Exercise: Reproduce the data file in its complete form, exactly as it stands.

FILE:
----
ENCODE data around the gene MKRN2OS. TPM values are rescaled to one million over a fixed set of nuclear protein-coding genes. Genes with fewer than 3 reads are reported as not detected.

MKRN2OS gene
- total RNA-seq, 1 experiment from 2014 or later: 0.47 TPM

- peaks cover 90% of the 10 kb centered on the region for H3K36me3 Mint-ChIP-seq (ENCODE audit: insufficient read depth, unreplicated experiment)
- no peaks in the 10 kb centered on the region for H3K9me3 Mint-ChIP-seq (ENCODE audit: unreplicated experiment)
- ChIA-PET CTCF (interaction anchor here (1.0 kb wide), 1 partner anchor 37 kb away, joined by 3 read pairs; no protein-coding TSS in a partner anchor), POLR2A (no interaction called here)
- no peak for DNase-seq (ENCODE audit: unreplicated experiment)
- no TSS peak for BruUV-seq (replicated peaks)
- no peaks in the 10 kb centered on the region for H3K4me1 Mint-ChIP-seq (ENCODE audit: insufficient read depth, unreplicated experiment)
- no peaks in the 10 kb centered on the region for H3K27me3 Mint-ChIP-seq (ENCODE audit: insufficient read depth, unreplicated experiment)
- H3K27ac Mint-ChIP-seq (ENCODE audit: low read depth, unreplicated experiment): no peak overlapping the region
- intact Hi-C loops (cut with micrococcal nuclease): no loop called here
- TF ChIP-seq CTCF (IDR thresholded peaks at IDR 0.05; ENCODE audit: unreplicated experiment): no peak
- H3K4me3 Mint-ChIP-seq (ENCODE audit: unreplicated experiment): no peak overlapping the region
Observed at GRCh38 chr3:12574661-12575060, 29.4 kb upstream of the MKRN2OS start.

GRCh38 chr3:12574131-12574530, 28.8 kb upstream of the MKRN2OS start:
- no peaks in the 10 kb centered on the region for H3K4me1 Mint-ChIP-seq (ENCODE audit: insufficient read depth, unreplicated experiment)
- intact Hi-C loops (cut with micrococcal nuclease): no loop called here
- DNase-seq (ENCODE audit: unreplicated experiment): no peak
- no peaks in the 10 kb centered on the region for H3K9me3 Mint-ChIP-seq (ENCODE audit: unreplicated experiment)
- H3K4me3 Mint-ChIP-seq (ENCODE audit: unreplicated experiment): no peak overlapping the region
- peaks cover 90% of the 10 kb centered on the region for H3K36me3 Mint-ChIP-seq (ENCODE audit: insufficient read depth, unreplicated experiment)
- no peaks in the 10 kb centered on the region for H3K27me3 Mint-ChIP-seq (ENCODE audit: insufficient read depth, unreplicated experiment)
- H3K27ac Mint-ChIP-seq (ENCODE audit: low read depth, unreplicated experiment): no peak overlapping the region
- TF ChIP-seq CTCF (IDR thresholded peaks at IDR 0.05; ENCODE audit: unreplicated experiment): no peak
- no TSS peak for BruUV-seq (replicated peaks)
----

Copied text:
ENCODE data around the gene MKRN2OS. TPM values are rescaled to one million over a fixed set of nuclear protein-coding genes. Genes with fewer than 3 reads are reported as not detected.

MKRN2OS gene
- total RNA-seq, 1 experiment from 2014 or later: 0.47 TPM

- peaks cover 90% of the 10 kb centered on the region for H3K36me3 Mint-ChIP-seq (ENCODE audit: insufficient read depth, unreplicated experiment)
- no peaks in the 10 kb centered on the region for H3K9me3 Mint-ChIP-seq (ENCODE audit: unreplicated experiment)
- ChIA-PET CTCF (interaction anchor here (1.0 kb wide), 1 partner anchor 37 kb away, joined by 3 read pairs; no protein-coding TSS in a partner anchor), POLR2A (no interaction called here)
- no peak for DNase-seq (ENCODE audit: unreplicated experiment)
- no TSS peak for BruUV-seq (replicated peaks)
- no peaks in the 10 kb centered on the region for H3K4me1 Mint-ChIP-seq (ENCODE audit: insufficient read depth, unreplicated experiment)
- no peaks in the 10 kb centered on the region for H3K27me3 Mint-ChIP-seq (ENCODE audit: insufficient read depth, unreplicated experiment)
- H3K27ac Mint-ChIP-seq (ENCODE audit: low read depth, unreplicated experiment): no peak overlapping the region
- intact Hi-C loops (cut with micrococcal nuclease): no loop called here
- TF ChIP-seq CTCF (IDR thresholded peaks at IDR 0.05; ENCODE audit: unreplicated experiment): no peak
- H3K4me3 Mint-ChIP-seq (ENCODE audit: unreplicated experiment): no peak overlapping the region
Observed at GRCh38 chr3:12574661-12575060, 29.4 kb upstream of the MKRN2OS start.

GRCh38 chr3:12574131-12574530, 28.8 kb upstream of the MKRN2OS start:
- no peaks in the 10 kb centered on the region for H3K4me1 Mint-ChIP-seq (ENCODE audit: insufficient read depth, unreplicated experiment)
- intact Hi-C loops (cut with micrococcal nuclease): no loop called here
- DNase-seq (ENCODE audit: unreplicated experiment): no peak
- no peaks in the 10 kb centered on the region for H3K9me3 Mint-ChIP-seq (ENCODE audit: unreplicated experiment)
- H3K4me3 Mint-ChIP-seq (ENCODE audit: unreplicated experiment): no peak overlapping the region
- peaks cover 90% of the 10 kb centered on the region for H3K36me3 Mint-ChIP-seq (ENCODE audit: insufficient read depth, unreplicated experiment)
- no peaks in the 10 kb centered on the region for H3K27me3 Mint-ChIP-seq (ENCODE audit: insufficient read depth, unreplicated experiment)
- H3K27ac Mint-ChIP-seq (ENCODE audit: low read depth, unreplicated experiment): no peak overlapping the region
- TF ChIP-seq CTCF (IDR thresholded peaks at IDR 0.05; ENCODE audit: unreplicated experiment): no peak
- no TSS peak for BruUV-seq (replicated peaks)